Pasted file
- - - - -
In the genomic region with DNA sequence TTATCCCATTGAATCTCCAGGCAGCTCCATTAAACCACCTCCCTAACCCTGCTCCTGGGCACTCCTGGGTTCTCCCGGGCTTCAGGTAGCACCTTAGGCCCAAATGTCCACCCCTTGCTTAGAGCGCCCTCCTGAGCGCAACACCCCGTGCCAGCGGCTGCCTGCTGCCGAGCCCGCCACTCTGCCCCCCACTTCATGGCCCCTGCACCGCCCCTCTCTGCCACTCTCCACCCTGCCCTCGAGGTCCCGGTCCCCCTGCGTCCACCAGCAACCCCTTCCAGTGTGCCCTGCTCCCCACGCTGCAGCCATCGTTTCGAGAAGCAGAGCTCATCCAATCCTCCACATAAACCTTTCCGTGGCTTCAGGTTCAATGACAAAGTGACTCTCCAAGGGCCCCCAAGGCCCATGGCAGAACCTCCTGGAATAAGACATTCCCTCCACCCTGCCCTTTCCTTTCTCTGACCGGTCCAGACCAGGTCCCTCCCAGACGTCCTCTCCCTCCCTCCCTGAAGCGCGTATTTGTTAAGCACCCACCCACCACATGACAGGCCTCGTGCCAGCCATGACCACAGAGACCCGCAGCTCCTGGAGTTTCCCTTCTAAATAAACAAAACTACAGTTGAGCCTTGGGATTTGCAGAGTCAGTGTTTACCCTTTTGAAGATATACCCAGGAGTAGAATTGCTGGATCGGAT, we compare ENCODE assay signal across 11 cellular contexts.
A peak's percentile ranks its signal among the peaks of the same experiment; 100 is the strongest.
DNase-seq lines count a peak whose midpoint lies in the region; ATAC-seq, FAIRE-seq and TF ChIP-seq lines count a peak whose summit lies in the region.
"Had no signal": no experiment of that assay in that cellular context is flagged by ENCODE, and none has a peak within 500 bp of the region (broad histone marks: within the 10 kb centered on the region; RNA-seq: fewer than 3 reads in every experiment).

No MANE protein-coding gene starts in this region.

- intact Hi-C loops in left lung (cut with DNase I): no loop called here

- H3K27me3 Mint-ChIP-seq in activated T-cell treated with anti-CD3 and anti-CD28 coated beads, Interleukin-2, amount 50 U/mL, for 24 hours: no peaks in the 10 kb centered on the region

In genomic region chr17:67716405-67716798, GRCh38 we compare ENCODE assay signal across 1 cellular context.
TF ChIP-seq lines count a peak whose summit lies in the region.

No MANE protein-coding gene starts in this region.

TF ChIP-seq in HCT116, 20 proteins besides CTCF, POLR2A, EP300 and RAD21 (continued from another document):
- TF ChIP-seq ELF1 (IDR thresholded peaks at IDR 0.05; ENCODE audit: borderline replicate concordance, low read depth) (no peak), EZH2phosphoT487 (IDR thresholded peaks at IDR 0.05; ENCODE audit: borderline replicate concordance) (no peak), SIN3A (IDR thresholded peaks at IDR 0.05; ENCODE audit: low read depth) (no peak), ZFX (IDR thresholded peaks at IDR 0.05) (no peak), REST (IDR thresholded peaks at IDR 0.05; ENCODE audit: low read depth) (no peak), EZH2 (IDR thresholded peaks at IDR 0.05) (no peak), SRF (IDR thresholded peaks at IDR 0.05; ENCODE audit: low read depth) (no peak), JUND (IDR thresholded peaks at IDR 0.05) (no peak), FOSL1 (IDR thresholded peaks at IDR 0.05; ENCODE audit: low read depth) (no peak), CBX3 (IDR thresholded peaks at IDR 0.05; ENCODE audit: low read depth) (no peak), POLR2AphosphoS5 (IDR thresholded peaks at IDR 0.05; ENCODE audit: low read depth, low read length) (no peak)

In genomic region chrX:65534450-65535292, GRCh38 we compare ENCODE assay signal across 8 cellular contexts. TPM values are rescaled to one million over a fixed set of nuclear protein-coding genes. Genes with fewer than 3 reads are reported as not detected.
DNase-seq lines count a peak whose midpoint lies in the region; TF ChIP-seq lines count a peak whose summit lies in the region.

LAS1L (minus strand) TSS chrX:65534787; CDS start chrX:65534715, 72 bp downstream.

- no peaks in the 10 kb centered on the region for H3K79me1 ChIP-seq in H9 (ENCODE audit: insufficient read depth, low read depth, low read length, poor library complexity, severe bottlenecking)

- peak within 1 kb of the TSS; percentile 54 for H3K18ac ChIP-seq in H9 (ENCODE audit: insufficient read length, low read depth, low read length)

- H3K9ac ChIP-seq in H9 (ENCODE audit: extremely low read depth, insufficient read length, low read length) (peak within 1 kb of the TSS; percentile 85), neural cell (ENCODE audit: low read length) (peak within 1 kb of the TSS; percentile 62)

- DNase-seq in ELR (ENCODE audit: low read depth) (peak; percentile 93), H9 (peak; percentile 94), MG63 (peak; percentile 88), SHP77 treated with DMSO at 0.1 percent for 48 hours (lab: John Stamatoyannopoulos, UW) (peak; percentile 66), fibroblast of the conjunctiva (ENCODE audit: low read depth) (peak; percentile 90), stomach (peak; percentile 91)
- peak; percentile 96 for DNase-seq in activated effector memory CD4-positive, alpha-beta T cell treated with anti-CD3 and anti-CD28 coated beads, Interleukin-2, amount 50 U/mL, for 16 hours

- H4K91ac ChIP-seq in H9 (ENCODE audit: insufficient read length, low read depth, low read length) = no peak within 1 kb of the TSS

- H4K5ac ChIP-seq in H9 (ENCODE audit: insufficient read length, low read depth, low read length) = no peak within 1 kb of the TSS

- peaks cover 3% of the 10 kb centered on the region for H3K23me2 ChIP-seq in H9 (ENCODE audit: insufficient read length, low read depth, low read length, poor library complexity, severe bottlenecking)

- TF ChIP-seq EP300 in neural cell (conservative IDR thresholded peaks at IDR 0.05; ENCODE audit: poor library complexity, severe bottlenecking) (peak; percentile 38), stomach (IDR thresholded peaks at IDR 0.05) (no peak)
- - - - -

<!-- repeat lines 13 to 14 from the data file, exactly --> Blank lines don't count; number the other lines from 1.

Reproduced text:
In genomic region chrX:65534450-65535292, GRCh38 we compare ENCODE assay signal across 8 cellular contexts. TPM values are rescaled to one million over a fixed set of nuclear protein-coding genes. Genes with fewer than 3 reads are reported as not detected.
DNase-seq lines count a peak whose midpoint lies in the region; TF ChIP-seq lines count a peak whose summit lies in the region.